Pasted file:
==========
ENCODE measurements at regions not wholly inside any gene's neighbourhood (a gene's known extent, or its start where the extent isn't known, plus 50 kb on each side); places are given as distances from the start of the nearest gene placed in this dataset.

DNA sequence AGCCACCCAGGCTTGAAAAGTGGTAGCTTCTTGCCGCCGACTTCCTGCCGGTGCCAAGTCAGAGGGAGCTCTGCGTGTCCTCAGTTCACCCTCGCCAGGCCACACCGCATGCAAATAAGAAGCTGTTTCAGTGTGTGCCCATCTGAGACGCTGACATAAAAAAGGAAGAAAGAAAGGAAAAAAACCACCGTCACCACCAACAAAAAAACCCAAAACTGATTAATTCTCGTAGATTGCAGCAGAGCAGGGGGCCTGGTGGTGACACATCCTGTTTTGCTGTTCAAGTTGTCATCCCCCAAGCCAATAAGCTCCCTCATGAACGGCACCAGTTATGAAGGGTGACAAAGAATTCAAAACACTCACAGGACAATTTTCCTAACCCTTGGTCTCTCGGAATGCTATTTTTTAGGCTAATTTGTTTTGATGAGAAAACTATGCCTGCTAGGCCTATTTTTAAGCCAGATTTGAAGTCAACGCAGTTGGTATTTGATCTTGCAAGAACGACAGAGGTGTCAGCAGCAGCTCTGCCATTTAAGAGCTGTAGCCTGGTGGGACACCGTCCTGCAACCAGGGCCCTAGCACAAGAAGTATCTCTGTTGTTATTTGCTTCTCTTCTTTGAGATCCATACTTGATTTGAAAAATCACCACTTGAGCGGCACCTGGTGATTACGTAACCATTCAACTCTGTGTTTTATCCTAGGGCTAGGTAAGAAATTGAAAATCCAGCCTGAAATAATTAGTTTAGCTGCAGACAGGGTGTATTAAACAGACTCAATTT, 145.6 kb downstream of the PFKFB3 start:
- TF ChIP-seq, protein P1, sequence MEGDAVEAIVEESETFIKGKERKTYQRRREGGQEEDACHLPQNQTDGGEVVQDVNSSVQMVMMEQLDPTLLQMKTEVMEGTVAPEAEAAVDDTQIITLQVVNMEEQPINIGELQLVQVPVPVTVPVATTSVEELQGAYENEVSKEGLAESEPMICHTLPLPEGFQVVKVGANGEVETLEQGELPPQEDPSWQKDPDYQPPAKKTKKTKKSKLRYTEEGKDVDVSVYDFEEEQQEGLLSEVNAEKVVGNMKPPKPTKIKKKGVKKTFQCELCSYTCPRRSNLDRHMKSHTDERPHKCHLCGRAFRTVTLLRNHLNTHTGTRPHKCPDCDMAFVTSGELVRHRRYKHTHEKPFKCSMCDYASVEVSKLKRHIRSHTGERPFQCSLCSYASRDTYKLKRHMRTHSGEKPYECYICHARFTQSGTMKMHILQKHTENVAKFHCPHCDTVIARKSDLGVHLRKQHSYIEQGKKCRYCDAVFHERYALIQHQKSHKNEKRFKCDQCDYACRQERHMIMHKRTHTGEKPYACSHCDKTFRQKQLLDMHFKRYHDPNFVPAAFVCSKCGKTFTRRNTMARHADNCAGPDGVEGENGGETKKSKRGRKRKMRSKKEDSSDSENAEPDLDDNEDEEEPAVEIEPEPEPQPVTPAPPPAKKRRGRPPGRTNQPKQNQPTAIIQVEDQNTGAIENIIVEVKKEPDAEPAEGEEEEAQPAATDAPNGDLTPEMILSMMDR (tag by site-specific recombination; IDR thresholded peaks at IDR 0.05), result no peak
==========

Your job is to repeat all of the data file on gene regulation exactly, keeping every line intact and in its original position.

ENCODE measurements at regions not wholly inside any gene's neighbourhood (a gene's known extent, or its start where the extent isn't known, plus 50 kb on each side); places are given as distances from the start of the nearest gene placed in this dataset.

DNA sequence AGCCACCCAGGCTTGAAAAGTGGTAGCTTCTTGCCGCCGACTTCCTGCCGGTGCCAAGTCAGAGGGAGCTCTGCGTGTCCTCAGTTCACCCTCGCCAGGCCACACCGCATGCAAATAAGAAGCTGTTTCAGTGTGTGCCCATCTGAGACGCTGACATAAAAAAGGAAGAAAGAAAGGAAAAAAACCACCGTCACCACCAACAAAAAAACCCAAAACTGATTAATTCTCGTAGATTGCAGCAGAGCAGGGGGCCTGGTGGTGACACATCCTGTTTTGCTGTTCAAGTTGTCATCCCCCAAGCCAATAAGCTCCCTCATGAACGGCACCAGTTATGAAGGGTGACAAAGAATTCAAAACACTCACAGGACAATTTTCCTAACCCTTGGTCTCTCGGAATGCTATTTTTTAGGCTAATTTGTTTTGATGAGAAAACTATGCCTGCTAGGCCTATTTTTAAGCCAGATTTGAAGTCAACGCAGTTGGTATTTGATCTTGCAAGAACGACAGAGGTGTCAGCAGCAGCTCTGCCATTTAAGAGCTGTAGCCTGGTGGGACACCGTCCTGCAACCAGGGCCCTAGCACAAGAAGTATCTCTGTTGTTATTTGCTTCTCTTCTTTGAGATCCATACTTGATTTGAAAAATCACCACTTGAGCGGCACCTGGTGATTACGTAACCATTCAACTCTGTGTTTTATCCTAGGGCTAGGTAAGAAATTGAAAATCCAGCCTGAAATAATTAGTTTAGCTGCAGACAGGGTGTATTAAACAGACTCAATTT, 145.6 kb downstream of the PFKFB3 start:
- TF ChIP-seq, protein P1, sequence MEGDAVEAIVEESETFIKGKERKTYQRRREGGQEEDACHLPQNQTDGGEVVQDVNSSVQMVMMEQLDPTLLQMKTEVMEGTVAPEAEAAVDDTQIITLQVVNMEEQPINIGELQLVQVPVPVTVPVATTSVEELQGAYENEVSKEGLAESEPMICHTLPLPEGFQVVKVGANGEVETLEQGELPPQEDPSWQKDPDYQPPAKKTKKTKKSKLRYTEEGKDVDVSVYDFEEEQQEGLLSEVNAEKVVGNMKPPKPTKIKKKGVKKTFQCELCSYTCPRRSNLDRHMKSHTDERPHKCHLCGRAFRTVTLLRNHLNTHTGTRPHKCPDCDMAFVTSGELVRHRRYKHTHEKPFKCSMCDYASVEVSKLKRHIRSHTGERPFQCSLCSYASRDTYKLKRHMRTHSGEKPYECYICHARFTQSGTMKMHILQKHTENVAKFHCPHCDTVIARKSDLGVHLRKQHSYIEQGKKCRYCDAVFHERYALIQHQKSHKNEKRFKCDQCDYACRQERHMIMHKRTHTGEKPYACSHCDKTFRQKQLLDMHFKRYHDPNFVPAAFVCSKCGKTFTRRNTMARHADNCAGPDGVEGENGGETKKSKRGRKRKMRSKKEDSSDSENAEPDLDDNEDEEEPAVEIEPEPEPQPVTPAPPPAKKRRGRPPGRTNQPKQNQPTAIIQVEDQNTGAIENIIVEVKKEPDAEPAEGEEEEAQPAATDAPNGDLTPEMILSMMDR (tag by site-specific recombination; IDR thresholded peaks at IDR 0.05), result no peak